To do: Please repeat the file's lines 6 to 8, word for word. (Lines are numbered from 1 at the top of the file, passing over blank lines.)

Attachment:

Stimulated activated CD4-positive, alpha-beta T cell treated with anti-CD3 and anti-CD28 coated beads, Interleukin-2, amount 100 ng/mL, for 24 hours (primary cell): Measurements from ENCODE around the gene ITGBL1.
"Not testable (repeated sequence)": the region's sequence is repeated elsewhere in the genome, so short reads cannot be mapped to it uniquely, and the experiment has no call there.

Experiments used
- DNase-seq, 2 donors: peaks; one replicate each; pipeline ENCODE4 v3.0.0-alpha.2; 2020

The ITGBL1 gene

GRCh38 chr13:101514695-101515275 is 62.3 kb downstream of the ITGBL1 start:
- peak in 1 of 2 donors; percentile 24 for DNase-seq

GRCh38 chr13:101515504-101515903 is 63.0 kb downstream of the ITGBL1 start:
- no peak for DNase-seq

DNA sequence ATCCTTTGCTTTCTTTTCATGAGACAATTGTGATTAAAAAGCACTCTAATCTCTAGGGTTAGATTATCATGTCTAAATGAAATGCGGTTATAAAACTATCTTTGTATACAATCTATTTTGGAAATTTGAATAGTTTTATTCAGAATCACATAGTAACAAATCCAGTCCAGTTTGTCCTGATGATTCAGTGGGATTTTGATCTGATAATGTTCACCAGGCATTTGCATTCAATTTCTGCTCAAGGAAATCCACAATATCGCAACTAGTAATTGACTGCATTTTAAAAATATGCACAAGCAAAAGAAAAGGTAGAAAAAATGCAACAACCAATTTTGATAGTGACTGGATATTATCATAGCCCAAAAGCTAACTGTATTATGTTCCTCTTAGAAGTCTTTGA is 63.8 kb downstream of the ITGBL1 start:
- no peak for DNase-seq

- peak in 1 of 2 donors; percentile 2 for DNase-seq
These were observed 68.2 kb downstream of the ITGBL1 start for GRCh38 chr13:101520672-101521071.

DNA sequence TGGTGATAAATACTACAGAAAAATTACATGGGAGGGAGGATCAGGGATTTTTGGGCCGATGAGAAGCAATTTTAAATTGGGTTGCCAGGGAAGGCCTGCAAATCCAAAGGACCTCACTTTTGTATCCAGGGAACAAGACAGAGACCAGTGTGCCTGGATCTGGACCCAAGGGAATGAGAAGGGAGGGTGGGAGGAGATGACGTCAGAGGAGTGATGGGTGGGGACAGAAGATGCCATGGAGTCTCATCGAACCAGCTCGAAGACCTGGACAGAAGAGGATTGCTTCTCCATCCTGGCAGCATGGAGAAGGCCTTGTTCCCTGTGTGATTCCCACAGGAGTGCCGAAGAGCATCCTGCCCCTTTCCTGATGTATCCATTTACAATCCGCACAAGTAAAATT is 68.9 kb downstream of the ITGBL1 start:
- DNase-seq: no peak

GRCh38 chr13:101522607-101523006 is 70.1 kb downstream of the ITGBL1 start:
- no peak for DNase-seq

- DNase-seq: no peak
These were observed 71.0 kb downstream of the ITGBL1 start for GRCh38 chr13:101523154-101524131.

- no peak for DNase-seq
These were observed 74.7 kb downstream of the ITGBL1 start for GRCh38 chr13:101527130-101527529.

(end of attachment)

GRCh38 chr13:101514695-101515275 is 62.3 kb downstream of the ITGBL1 start:
- peak in 1 of 2 donors; percentile 24 for DNase-seq

GRCh38 chr13:101515504-101515903 is 63.0 kb downstream of the ITGBL1 start: